Siding with a coalition of individual doctors and medical groups, a federal appeals court ruled Thursday that major portions of a controversial Florida law restricting physicians and other health-care providers from asking patients about guns is unconstitutional.
The statute, dubbed the “docs vs. glocks” law, included a series of restrictions on doctors and health providers. For example, it sought to prevent physicians from entering information about gun ownership into medical records if the physicians know the information is not “relevant” to patients’ medical care or safety or to the safety of other people.
Also, the 2011 law said doctors should refrain from asking about gun ownership by patients or family members unless the doctors believe in “good faith” that the information is relevant to medical care or safety. And the law sought to prevent doctors from discriminating against patients or “harassing” them because of owning firearms.
The plaintiffs in the case, including individual doctors, argued that the restrictions were a violation of their First Amendment rights. A federal district judge agreed with them and blocked the law from going into effect. A three-judge panel of the 11th U.S. Circuit Court of Appeals upheld the constitutionality of the law in three separate rulings, but the ban keeping the law from going into effect remained in place.
Thursday’s 90-page decision — comprised of two majority opinions authored by different judges, as well as a dissent — came from the full appellate court after the plaintiffs requested what is known as an “en banc” review.
The court found that the record-keeping, inquiry and anti-harassment provisions of the law are unconstitutional, but upheld the portion of the law that bars doctors from discriminating against patients who have guns.
“Florida may generally believe that doctors and medical professionals should not ask about, nor express views hostile to, firearm ownership, but it ‘may not burden the speech of others in order to tilt public debate in a preferred direction,’ ” Judge Adalberto Jordan wrote in one of the majority opinions.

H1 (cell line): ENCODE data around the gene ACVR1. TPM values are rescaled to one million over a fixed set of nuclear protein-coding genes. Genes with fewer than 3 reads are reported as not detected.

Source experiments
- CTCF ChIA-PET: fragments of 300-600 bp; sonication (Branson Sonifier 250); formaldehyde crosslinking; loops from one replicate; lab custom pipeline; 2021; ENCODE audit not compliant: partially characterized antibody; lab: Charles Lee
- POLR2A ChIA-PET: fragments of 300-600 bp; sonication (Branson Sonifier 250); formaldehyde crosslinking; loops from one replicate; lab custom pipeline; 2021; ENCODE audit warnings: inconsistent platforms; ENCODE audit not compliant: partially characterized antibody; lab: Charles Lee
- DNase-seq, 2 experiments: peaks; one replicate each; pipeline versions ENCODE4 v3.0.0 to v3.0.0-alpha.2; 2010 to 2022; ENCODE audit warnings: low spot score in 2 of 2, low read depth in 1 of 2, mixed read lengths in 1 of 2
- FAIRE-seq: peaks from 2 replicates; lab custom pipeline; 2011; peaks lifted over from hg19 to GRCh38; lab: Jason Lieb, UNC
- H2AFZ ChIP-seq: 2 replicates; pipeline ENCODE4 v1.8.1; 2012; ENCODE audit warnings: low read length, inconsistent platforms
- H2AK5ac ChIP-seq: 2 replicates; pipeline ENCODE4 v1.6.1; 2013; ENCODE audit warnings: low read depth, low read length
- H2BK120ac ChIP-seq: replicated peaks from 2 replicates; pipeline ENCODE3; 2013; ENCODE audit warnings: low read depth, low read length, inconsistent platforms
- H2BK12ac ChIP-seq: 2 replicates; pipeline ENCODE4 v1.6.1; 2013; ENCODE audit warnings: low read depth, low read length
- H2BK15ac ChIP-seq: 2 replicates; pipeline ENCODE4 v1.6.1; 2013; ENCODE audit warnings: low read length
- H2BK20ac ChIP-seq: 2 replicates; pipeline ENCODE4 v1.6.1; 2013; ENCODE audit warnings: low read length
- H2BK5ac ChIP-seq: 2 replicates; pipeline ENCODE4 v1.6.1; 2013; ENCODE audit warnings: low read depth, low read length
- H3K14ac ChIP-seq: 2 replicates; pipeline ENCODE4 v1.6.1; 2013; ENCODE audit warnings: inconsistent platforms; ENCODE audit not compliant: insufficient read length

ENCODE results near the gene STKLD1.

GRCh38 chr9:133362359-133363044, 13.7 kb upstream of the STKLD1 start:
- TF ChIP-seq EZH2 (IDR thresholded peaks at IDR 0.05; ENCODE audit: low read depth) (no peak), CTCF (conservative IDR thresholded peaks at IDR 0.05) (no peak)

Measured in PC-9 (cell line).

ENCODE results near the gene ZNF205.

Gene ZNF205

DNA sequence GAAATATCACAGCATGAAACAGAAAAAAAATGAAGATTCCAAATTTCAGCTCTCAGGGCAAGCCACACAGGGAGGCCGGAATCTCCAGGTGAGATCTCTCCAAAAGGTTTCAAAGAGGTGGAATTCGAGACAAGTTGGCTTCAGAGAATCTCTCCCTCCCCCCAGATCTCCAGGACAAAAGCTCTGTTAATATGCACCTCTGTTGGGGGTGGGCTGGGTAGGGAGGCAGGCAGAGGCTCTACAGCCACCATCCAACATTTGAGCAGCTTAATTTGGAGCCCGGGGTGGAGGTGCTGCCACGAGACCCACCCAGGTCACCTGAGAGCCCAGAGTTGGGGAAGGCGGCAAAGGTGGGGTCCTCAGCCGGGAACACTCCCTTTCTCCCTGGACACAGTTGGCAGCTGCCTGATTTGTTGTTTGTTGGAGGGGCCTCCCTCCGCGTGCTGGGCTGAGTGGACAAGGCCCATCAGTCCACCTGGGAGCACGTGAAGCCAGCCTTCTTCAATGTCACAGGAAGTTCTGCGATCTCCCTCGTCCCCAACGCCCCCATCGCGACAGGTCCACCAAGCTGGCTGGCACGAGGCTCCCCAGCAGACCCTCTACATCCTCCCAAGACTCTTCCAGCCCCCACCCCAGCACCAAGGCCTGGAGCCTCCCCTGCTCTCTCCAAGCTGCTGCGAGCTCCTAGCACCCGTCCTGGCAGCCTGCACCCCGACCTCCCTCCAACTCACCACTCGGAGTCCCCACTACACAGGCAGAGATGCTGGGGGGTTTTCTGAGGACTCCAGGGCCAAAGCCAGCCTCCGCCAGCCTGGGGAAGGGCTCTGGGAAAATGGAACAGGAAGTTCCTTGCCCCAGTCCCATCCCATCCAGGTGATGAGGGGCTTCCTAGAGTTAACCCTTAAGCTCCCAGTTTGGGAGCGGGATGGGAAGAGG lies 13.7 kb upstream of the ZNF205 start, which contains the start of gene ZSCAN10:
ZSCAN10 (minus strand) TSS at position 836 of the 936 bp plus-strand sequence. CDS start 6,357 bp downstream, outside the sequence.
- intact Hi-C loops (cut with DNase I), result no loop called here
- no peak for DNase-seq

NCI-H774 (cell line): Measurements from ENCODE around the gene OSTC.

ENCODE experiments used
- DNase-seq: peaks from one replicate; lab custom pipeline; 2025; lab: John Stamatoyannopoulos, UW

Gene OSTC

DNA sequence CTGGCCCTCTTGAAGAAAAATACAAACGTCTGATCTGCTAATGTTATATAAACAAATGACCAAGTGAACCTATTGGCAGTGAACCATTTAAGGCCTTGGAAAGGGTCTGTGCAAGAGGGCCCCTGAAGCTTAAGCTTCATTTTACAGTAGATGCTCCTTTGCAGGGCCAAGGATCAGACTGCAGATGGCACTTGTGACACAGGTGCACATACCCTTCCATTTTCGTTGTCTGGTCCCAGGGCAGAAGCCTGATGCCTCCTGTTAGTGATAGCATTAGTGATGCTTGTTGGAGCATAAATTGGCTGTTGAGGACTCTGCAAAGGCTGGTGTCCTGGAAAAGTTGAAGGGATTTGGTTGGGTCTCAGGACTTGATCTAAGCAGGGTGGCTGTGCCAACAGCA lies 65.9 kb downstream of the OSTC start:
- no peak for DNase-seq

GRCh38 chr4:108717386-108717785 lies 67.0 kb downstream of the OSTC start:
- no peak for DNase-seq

Lawyers for the state argued that the law did not violate the First Amendment.
“The act’s goals are not only substantiated; they are compelling,” the state argued in one brief. “The act shields patients who own firearms from purposely irrelevant record-keeping, questioning, discrimination, and harassment, and thereby furthers the state’s compelling interest in protecting citizens’ fundamental right to keep and bear arms for defense of self and state.”
But Jordan noted that lawmakers relied on six anecdotes as the basis for the “Firearms Owners’ Privacy Act,” or FOPA, and that the court’s analysis focused on the First Amendment, not gun rights.
“The first problem is that there was no evidence whatsoever before the Florida Legislature that any doctors or medical professionals have taken away patients’ firearms or otherwise infringed on patients’ Second Amendment rights. This evidentiary void is not surprising because doctors and medical professionals, as private actors, do not have any authority (legal or otherwise) to restrict the ownership or possession of firearms by patients (or by anyone else for that matter),” Jordan wrote.
The court also rejected the state’s argument that the restrictions in the law were minor.
“Saying that restrictions on writing and speaking are merely incidental to speech is like saying that limitations on walking and running are merely incidental to ambulation,” Jordan wrote.
And Jordan pointed out that patients are free to refuse to answer questions about guns or firearms if they want to.
“There is nothing in the record suggesting that patients who are bothered or offended by such questions are psychologically unable to choose another medical provider, just as they are permitted to do if their doctor asks too many questions about private matters like sexual activity, alcohol consumption, or drug use,” he wrote.
The “anti-harassment” provision in the law “forces doctors to choose between adequately performing their professional obligation to counsel patients on health and safety on the one hand and the threat of serious civil sanctions on the other,” Judge Stanley Marcus wrote in the other majority opinion.
But in a dissent, Judge Gerald Tjoflat argued that the state law was narrowly drawn and is an “attempt to regulate a very specific part of the relationship” between a health care provider and a patient.
“It does not prevent medical professionals from speaking publicly about firearms, nor does it prevent medical professionals from speaking privately to patients about firearms so long as the physician determined in good faith the relevancy of such discussion to the patient’s medical care, safety, or the safety of others,” he wrote. “The act does not categorically restrict the speech of medical professionals on the subject of firearms. Instead, it simply requires an individualized, good faith judgment of the necessity of speech related to firearm ownership to provide competent medical care to a patient.”
Gov. Rick Scott’s office is reviewing the decision, an aide said Thursday evening.
House Minority Leader Janet Cruz hailed the ruling.
“From the beginning, this was nothing more than a solution in search of a problem. Unfortunately, that’s an all-too-common occurrence among Republicans in Tallahassee who write legislation that’s intended to appeal to their base rather than the best interests of all Floridians,” Cruz, D-Tampa, said in a statement.
–Dara Kam, News Service of Florida